Nevertheless, OPM seems like a good community and I need to spend some time with it.  You should check out the Diaries section, where people write posts as they go from Pre Med to attending.  There are some great tidbits about managing med school with a family, financial issues, and how to relate to your younger colleagues – all things that us old people in medicine need to think about seriously.

To conclude, use the internet wisely.  No one, including me, has all the right answers. But an informed session of information gathering will point you in the right direction and lead you to ask questions and start processes that will lead to success.  I highly recommend finding an online community you trust, either SDN or OPM, and start to form relationships and find people who have credibility and who you trust.  Doing this will allow you to make wise decisions (like avoiding overpriced admissions consultants, online college scams, and rip-off MCAT prep) that you otherwise wouldn’t.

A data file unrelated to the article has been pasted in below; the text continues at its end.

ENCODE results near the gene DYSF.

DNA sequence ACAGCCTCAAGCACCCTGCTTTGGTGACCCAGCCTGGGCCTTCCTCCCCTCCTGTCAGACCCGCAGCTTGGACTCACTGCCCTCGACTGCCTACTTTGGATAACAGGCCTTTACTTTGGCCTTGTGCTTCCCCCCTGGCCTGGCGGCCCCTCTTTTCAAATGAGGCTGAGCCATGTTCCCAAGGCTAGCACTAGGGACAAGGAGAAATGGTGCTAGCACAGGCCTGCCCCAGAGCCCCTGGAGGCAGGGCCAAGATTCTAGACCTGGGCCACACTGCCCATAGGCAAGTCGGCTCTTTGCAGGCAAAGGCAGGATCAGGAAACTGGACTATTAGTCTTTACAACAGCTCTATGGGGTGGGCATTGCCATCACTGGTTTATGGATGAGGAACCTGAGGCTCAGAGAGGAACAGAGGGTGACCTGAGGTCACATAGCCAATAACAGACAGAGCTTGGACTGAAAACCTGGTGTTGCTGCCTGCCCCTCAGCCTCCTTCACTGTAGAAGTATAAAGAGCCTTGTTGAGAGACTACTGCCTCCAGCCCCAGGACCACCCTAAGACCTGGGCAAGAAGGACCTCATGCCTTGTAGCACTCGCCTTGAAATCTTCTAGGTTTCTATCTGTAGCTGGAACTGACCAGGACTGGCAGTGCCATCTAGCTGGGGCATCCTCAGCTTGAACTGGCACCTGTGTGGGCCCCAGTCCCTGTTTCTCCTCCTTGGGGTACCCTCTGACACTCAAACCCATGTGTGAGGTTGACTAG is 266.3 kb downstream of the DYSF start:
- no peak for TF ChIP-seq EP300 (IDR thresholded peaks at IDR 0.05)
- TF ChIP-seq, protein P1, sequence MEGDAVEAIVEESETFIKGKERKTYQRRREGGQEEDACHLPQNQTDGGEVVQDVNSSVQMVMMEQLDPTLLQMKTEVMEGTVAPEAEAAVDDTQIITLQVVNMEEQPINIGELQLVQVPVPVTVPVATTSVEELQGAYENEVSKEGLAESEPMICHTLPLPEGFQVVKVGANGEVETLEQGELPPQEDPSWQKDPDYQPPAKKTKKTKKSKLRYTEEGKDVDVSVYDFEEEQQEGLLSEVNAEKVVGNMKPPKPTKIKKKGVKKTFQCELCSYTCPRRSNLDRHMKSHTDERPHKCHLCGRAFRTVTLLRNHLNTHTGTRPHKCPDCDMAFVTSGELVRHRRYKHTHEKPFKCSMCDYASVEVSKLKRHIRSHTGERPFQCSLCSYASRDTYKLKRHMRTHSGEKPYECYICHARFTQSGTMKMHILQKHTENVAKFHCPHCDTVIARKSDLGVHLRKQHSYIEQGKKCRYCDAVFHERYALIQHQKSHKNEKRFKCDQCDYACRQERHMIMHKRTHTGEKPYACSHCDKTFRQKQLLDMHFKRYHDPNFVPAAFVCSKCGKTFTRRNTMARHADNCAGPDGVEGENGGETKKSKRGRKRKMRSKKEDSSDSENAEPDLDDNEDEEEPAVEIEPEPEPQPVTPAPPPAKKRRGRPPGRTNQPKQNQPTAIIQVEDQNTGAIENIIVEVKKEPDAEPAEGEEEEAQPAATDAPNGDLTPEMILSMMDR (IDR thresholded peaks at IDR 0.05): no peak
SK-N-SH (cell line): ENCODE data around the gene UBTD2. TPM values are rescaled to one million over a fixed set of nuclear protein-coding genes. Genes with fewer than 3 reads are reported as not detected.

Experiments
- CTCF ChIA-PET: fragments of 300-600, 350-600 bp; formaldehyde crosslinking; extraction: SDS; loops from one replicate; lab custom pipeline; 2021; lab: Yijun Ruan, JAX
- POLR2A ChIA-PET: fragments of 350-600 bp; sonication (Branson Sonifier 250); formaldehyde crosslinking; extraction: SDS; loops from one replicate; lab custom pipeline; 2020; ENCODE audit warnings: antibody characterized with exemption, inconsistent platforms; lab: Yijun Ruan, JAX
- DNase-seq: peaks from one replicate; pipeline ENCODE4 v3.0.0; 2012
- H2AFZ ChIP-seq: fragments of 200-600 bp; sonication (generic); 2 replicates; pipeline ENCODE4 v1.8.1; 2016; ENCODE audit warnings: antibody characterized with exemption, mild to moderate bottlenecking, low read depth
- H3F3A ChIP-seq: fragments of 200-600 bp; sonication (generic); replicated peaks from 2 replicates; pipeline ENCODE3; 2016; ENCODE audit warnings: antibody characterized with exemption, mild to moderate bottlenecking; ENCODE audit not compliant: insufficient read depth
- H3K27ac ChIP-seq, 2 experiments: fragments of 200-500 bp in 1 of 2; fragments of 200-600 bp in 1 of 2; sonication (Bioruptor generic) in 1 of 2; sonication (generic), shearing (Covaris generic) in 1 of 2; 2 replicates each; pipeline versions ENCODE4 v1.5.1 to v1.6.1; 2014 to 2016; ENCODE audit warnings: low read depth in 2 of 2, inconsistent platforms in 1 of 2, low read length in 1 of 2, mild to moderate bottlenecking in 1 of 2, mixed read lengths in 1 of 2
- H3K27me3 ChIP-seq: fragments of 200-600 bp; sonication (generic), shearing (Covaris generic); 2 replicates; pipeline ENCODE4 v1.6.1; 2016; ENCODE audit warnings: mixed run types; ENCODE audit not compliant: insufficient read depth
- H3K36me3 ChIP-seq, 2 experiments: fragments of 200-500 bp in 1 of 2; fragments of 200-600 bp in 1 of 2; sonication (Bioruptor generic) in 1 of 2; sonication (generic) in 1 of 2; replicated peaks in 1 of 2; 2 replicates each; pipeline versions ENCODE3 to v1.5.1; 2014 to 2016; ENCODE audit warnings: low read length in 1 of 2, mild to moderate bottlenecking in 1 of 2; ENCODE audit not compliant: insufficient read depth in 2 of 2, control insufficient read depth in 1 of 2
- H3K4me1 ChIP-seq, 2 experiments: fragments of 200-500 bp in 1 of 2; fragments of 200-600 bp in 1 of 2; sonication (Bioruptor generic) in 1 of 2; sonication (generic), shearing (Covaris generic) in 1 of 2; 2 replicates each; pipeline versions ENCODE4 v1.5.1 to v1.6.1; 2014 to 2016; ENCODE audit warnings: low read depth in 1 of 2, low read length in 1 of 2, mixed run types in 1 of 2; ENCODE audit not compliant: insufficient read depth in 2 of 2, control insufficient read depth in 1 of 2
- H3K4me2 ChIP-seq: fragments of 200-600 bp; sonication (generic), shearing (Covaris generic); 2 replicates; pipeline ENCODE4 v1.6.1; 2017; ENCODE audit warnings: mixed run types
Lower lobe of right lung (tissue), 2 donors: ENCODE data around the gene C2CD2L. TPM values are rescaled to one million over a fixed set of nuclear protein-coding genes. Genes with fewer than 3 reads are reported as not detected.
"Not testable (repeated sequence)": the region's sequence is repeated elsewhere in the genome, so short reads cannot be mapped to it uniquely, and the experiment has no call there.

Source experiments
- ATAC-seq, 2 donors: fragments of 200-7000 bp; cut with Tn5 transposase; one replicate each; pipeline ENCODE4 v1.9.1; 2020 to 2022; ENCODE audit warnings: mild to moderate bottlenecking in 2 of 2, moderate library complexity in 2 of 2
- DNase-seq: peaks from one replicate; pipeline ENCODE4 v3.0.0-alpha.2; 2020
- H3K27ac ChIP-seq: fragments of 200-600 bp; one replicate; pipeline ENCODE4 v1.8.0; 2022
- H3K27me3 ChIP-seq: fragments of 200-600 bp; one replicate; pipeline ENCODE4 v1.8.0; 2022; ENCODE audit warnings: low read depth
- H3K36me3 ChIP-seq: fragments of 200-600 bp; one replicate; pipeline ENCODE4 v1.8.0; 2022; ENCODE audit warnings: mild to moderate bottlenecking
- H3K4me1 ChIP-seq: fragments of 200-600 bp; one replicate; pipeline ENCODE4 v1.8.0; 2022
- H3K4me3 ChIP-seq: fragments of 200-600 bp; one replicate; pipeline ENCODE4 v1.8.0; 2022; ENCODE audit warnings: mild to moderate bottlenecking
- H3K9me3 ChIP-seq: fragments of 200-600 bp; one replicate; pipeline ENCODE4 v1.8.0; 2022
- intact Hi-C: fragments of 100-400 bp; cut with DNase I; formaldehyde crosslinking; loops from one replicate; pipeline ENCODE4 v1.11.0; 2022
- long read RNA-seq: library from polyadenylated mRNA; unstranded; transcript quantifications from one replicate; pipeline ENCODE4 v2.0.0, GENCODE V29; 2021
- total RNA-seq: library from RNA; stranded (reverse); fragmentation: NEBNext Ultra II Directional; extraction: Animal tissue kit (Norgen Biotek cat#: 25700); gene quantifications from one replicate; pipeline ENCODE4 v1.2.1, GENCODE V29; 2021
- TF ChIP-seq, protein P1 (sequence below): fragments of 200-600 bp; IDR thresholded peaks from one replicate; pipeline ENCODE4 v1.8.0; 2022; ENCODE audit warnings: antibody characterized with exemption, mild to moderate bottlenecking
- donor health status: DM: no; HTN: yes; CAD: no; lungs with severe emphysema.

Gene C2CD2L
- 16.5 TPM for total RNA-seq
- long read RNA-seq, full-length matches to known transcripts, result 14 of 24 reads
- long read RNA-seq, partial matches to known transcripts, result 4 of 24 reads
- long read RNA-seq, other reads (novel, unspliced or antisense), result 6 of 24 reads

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Responses

  1. Thanks for the objective and balanced review of the “older pre-med” sites. I am one of those oldies who has been in the industry in clinical diagnostics and pharma for years (while raising my family). Now, it’s my turn to finally make this med school (or PA ) happen. I’ve taken my science pre-reqs–I have 2 left (physics and calculus). All of the others I’ve taken over the last 9 years at UCLA (my gpa is 3.2). I haven’t taken the MCAT but have considered starting to study for it using the Kaplan book. I also think it would be helpful to attend the Old PreMeds Meeting in Chicago–it would be great to meet like-minded folks who don’t look at you like you’re crazy to do something lke go to med school at my age (55).
    Thanks again for the encouragement and I will keep reading!

  2. Another site to check out is MomMD.com. It’s (as the name indicates) a mostly women site, but man if the blogs don’t touch on some REAL topics! I highly recommend the site.